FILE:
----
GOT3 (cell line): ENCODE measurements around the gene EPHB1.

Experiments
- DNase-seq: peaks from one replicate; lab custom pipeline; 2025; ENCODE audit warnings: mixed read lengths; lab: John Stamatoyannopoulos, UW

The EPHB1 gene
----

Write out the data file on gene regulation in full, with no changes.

GOT3 (cell line): ENCODE measurements around the gene EPHB1.

Experiments
- DNase-seq: peaks from one replicate; lab custom pipeline; 2025; ENCODE audit warnings: mixed read lengths; lab: John Stamatoyannopoulos, UW

The EPHB1 gene